North Americans, Africans weigh partnerships’ strengths, weaknesses
GOSHEN, Ind. — Mission partnerships got a report card July 13, and the grade wasn’t always an “A.”
Nearly 40 mission practitioners gathered at Silverwood Mennonite Church to discuss best practices for partnerships.
“Both our successes and our failures in partnership efforts can provide us practical insights to improve our service,” said Rod Hollinger-Janzen, executive coordinator of Africa Inter-Mennonite Mission.
AIMM organized the consultation on “Forming Fruitful Cross-Cultural Partnerships.”
About half of the African participants who had hoped to attend were unable to get visas. There were expressions of sadness as greetings were exchanged through a Skype session with some of those who were unable to make the trip.
Participants described the nature and evolution of partnerships in which they are involved. Not all were convinced partnerships should be the focus of Christian relationships across cultures. As more people, or entities, become involved, partnerships can get complex, even messy, they said.
Making an idol?
Adolphe Komuesa Kalunga, national president of Communauté Mennonite au Congo (Mennonite Community in Congo), continued a theme he began a day earlier at Yellow Creek Mennonite Church. In his sermon, Komuesa asked, “Have we made an idol of partnership? So much of mission literature is about partnership. Instead of glorifying partnership, shouldn’t Jesus be at the center of our faith?”
At the Silverwood gathering, Komuesa said, “I’ve spent my whole life working at partnership, and it hasn’t yet born the fruit I expected.”
Gérard Mambakila, president of Communauté des Églises des Frères Mennonites au Congo (Mennonite Brethren Church of Congo), said he cannot agree with those who believe a partnership is superior to previous mission strategies that had clearer lines of organization. He sees the authority of the church being undermined with the multiplicity of partnerships.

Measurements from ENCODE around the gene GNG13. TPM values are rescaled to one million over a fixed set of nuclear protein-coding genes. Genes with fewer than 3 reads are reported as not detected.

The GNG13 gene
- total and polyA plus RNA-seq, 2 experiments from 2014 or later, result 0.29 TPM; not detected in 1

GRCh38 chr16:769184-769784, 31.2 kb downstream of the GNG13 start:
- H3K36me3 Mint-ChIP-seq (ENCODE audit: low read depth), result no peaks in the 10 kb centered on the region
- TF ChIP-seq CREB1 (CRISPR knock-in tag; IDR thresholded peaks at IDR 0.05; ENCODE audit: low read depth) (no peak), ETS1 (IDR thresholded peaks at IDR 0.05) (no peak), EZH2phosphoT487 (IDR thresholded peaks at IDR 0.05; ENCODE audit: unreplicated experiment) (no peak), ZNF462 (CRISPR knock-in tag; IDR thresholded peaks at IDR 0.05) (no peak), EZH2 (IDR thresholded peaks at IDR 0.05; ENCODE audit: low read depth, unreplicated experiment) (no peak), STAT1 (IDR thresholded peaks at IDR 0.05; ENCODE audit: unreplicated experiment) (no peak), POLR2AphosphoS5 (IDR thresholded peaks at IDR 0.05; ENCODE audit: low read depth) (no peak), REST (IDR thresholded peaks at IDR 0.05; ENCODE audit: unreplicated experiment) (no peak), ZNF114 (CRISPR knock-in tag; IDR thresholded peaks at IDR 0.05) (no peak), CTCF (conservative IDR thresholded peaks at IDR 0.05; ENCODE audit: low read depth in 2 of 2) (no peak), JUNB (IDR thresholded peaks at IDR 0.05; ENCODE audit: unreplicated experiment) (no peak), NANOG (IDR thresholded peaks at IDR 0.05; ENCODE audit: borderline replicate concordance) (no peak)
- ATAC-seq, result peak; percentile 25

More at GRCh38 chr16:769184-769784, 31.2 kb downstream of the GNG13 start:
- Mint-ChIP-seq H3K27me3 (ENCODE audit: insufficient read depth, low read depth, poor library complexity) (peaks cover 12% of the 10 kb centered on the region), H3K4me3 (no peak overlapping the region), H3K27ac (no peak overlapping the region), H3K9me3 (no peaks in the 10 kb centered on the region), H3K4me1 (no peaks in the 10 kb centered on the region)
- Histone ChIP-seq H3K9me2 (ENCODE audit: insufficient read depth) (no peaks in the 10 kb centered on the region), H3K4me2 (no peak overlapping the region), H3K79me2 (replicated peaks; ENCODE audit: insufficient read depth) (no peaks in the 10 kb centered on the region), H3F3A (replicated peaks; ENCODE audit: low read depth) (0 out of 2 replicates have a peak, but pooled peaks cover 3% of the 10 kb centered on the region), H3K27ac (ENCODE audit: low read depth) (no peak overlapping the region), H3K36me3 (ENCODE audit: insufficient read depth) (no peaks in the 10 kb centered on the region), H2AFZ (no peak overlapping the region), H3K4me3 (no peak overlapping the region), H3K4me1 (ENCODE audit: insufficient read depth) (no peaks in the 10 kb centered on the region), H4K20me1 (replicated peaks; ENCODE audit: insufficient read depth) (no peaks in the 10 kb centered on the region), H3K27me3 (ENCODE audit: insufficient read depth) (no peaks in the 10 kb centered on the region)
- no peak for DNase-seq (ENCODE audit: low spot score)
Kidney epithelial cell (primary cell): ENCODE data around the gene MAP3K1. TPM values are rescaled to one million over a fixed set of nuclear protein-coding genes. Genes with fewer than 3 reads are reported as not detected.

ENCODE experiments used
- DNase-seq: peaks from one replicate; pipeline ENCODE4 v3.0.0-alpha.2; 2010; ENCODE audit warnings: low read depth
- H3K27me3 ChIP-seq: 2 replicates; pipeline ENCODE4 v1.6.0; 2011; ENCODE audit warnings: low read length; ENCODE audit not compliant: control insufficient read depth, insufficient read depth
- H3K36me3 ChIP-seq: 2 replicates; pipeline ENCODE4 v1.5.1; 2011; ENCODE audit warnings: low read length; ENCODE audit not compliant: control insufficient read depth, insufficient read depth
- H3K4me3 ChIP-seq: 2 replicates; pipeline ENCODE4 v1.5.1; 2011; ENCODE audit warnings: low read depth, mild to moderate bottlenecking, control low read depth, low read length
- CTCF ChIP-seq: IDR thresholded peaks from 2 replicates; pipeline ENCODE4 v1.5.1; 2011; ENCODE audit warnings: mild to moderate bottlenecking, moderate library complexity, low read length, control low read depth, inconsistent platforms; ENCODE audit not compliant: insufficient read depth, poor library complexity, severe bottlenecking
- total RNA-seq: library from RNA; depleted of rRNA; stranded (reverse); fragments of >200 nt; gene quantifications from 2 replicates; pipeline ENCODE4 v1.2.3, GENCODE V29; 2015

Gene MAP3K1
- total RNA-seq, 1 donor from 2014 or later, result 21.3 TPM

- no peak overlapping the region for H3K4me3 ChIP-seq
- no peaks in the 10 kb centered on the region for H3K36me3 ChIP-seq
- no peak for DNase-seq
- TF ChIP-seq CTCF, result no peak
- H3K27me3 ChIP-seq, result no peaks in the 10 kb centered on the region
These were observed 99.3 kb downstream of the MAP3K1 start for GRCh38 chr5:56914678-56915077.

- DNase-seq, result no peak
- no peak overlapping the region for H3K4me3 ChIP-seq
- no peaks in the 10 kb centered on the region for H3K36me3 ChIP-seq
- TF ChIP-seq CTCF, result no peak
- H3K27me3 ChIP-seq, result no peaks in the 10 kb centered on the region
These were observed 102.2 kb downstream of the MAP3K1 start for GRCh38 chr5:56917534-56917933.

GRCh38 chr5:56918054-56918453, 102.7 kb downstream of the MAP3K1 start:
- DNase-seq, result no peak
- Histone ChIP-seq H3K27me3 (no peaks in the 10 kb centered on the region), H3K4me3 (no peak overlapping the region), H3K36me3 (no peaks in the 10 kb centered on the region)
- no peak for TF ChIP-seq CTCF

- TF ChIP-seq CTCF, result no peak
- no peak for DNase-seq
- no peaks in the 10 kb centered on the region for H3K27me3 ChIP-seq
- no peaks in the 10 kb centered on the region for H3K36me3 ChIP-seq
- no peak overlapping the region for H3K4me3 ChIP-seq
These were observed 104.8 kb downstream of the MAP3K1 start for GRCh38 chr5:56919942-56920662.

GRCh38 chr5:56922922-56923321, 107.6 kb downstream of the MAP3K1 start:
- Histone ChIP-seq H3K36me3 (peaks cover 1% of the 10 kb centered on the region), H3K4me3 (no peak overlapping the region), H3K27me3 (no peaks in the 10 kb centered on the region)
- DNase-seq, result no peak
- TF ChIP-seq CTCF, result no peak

“When I evaluate the older mission system, I see that our churches grew and leaders were trained,” Mambakila said. “I am the fruit of North American mission agencies.”
Siaka Traoré, president of Eglise Evangélique Mennonite du Burkina Faso (Evangelical Mennonite Church of Burkina Faso), believes transparency and integrity are of primary importance to relationships, no matter how they are structured. It is essential to define partnerships in a way that avoids all confusion and suspicion.
Many North Americans engage in partnerships because they are looking for relationships and meaning, said Nancy Myers, who is active in a congregation-to-congregation partnership between Kern Road Mennonite Church in South Bend and Bondeko Mennonite Church in Kinshasa.
“When we visit you [in Congo], we start to understand the richness of our faith,” she said. “Because of our relationships with you, my faith has grown. I have also discovered that the love in my heart has found places to move. In this partnership, I’m trying to discover what the global church really is.”
Traoré affirmed Myers by saying the primary objective of a partnership must be the mutual deepening of spiritual lives.
“Partnership must take its inspiration from Jesus’ words, ‘Seek first God’s kingdom and its justice; then everything else falls into place,’ ” Traoré said. “A good partnership must aim to address moral, spiritual and cultural values before addressing material needs.”
A list of values important to fruitful partnerships was suggested. It included mutuality, prayer, vulnerability and trust, people-centered relationships, worship together, flexibility — and mistakes.
“There will always be mistakes, but what comes after the mistakes is of primary importance,” Myers said.
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